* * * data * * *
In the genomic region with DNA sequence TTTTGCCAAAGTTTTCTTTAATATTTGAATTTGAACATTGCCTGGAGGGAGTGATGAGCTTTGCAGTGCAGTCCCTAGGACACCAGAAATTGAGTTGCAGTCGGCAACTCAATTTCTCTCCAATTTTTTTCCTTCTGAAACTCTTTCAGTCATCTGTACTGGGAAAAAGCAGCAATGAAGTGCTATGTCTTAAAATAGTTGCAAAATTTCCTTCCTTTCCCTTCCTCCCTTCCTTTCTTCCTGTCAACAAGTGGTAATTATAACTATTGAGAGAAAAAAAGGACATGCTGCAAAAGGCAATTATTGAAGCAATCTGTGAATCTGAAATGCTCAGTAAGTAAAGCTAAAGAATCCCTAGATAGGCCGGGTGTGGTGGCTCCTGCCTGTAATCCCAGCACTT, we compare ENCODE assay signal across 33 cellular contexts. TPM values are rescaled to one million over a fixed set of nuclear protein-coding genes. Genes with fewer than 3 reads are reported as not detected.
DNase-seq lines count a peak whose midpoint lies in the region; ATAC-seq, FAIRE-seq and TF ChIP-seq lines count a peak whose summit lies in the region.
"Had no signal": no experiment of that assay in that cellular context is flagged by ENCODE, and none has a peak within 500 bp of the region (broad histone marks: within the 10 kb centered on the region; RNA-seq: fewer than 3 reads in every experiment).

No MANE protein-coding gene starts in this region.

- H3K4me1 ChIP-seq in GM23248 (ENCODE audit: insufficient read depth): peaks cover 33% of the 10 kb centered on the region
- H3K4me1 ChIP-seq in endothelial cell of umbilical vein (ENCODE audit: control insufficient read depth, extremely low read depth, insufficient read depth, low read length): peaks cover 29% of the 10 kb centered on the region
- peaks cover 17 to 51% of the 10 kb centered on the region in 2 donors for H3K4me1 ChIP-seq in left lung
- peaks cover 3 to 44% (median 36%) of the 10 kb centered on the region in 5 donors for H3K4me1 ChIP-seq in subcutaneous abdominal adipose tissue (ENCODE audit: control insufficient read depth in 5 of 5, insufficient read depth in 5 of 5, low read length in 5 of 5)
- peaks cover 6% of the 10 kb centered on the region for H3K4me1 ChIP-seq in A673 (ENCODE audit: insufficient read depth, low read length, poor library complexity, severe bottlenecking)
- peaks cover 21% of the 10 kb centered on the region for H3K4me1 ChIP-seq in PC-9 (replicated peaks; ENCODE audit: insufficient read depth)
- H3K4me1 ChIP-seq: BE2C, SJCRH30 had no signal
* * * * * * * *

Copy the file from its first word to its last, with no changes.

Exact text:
In the genomic region with DNA sequence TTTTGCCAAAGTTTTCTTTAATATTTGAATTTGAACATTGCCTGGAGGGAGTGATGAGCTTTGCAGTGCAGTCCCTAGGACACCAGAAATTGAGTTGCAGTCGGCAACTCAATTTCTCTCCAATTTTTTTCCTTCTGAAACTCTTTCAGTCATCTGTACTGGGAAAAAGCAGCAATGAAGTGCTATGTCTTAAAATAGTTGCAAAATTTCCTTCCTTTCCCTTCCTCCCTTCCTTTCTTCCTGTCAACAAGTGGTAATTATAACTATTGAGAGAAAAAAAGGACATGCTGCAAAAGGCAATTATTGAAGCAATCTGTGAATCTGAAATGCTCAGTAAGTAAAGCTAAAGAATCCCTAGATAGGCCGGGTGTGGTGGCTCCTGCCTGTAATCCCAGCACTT, we compare ENCODE assay signal across 33 cellular contexts. TPM values are rescaled to one million over a fixed set of nuclear protein-coding genes. Genes with fewer than 3 reads are reported as not detected.
DNase-seq lines count a peak whose midpoint lies in the region; ATAC-seq, FAIRE-seq and TF ChIP-seq lines count a peak whose summit lies in the region.
"Had no signal": no experiment of that assay in that cellular context is flagged by ENCODE, and none has a peak within 500 bp of the region (broad histone marks: within the 10 kb centered on the region; RNA-seq: fewer than 3 reads in every experiment).

No MANE protein-coding gene starts in this region.

- H3K4me1 ChIP-seq in GM23248 (ENCODE audit: insufficient read depth): peaks cover 33% of the 10 kb centered on the region
- H3K4me1 ChIP-seq in endothelial cell of umbilical vein (ENCODE audit: control insufficient read depth, extremely low read depth, insufficient read depth, low read length): peaks cover 29% of the 10 kb centered on the region
- peaks cover 17 to 51% of the 10 kb centered on the region in 2 donors for H3K4me1 ChIP-seq in left lung
- peaks cover 3 to 44% (median 36%) of the 10 kb centered on the region in 5 donors for H3K4me1 ChIP-seq in subcutaneous abdominal adipose tissue (ENCODE audit: control insufficient read depth in 5 of 5, insufficient read depth in 5 of 5, low read length in 5 of 5)
- peaks cover 6% of the 10 kb centered on the region for H3K4me1 ChIP-seq in A673 (ENCODE audit: insufficient read depth, low read length, poor library complexity, severe bottlenecking)
- peaks cover 21% of the 10 kb centered on the region for H3K4me1 ChIP-seq in PC-9 (replicated peaks; ENCODE audit: insufficient read depth)
- H3K4me1 ChIP-seq: BE2C, SJCRH30 had no signal